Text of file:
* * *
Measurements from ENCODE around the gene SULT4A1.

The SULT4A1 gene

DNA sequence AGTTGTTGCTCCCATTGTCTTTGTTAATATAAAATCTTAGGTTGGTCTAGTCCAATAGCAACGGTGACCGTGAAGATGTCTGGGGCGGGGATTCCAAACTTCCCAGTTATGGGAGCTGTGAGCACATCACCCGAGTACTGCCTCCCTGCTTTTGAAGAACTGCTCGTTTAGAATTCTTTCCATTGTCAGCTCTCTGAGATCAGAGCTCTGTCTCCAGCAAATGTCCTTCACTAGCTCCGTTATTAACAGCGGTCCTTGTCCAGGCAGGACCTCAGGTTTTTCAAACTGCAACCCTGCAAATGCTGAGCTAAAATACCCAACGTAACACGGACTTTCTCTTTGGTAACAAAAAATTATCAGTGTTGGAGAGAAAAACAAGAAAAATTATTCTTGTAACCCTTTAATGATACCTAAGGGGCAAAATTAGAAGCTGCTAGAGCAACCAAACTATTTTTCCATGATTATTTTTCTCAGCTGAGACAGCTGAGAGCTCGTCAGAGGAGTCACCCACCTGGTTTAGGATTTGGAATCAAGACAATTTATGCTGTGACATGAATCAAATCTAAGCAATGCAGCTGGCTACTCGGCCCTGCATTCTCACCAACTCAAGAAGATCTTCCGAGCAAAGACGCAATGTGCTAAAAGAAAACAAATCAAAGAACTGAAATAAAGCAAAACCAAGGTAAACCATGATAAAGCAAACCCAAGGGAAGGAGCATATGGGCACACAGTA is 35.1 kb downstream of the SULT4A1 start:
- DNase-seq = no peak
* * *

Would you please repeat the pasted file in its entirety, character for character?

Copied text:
Measurements from ENCODE around the gene SULT4A1.

The SULT4A1 gene

DNA sequence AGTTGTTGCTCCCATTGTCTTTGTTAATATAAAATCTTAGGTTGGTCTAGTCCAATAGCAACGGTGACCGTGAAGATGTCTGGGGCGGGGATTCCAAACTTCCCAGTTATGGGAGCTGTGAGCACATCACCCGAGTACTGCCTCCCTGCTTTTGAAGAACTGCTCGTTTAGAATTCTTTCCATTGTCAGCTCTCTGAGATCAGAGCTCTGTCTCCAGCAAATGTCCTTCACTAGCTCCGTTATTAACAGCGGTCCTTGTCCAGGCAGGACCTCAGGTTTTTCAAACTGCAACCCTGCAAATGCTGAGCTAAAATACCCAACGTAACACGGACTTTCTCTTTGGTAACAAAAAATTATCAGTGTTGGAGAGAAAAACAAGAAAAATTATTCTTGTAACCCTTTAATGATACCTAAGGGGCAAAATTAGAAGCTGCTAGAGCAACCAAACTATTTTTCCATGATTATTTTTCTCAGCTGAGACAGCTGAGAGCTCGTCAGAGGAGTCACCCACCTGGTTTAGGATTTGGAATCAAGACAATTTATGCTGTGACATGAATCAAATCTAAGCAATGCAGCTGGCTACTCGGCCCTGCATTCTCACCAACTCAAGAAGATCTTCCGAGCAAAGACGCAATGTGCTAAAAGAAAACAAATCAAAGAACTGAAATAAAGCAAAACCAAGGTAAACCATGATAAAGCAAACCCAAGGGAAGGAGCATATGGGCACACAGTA is 35.1 kb downstream of the SULT4A1 start:
- DNase-seq = no peak